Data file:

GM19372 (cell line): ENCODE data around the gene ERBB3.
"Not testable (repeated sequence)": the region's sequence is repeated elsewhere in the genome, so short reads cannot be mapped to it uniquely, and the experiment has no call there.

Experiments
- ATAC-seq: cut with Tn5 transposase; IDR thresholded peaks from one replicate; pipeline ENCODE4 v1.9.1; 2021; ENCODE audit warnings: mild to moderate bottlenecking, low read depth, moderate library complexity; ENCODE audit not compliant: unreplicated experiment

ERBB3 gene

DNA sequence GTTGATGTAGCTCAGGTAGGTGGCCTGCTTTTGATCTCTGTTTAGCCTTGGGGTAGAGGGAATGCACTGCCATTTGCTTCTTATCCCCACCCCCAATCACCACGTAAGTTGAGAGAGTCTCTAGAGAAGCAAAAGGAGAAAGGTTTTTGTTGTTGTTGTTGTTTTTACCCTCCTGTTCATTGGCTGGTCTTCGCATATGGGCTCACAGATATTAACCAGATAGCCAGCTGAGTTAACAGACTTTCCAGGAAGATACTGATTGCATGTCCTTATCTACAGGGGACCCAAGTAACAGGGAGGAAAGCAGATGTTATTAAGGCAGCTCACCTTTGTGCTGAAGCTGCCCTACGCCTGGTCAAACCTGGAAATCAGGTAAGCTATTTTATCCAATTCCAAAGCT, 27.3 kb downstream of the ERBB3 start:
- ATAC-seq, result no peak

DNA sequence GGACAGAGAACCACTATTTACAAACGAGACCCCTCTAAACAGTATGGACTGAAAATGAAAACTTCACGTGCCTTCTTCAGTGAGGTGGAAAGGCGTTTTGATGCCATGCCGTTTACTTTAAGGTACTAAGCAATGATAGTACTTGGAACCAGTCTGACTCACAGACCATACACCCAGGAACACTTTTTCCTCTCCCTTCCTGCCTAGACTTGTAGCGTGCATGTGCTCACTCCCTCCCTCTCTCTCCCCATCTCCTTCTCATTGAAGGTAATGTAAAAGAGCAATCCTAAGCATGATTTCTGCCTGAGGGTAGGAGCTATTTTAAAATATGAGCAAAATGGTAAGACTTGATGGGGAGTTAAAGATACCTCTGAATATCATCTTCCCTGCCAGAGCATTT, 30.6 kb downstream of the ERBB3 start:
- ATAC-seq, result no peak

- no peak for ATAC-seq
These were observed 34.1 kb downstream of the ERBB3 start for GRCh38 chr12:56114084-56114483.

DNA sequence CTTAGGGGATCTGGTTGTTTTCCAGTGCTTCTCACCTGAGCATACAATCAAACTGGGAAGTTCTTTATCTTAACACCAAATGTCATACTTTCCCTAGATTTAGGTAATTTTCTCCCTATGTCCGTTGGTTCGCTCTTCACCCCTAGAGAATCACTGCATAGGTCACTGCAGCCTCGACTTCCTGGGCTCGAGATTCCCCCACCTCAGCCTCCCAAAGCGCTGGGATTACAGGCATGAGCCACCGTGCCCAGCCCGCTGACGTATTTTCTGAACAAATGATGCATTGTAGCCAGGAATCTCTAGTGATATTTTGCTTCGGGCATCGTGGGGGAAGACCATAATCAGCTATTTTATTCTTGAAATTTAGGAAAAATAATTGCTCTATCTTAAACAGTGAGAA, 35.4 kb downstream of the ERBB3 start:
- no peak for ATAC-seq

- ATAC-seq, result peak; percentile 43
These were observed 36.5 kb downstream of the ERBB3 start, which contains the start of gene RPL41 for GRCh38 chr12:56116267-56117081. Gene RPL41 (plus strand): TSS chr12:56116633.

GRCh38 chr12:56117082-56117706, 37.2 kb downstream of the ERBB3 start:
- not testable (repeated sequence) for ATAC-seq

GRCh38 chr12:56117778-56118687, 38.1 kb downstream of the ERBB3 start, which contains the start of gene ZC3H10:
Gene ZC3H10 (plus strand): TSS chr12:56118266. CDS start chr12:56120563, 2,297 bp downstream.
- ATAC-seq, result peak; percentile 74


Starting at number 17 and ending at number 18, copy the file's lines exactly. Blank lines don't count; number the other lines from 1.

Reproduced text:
- not testable (repeated sequence) for ATAC-seq

GRCh38 chr12:56117778-56118687, 38.1 kb downstream of the ERBB3 start, which contains the start of gene ZC3H10: